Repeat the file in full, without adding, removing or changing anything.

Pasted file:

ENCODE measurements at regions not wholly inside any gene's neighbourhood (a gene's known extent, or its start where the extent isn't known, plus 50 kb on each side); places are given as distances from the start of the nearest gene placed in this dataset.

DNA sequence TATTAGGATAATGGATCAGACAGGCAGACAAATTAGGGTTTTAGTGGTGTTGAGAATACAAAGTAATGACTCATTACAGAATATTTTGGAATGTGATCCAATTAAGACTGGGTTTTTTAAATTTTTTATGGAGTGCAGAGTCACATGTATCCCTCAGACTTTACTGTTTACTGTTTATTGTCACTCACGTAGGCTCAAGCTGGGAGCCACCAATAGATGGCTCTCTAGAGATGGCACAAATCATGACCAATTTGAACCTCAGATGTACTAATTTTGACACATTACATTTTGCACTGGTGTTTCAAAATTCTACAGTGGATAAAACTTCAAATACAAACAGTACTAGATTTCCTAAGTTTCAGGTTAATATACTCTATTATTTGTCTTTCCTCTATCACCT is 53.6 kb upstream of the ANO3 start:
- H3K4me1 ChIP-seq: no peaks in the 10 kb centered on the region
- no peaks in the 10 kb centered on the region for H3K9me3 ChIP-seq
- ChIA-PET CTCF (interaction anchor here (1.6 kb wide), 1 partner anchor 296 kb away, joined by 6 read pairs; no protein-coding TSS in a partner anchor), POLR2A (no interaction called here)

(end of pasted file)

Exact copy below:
ENCODE measurements at regions not wholly inside any gene's neighbourhood (a gene's known extent, or its start where the extent isn't known, plus 50 kb on each side); places are given as distances from the start of the nearest gene placed in this dataset.

DNA sequence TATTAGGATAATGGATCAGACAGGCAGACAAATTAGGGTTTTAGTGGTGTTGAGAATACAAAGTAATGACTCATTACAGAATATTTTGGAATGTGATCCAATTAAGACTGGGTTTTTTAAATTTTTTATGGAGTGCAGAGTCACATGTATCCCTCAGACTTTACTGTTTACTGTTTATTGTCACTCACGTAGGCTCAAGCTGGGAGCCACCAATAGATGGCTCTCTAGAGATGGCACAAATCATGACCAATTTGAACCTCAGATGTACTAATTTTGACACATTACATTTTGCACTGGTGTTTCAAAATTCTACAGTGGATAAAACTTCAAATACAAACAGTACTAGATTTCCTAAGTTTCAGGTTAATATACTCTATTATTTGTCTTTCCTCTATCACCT is 53.6 kb upstream of the ANO3 start:
- H3K4me1 ChIP-seq: no peaks in the 10 kb centered on the region
- no peaks in the 10 kb centered on the region for H3K9me3 ChIP-seq
- ChIA-PET CTCF (interaction anchor here (1.6 kb wide), 1 partner anchor 296 kb away, joined by 6 read pairs; no protein-coding TSS in a partner anchor), POLR2A (no interaction called here)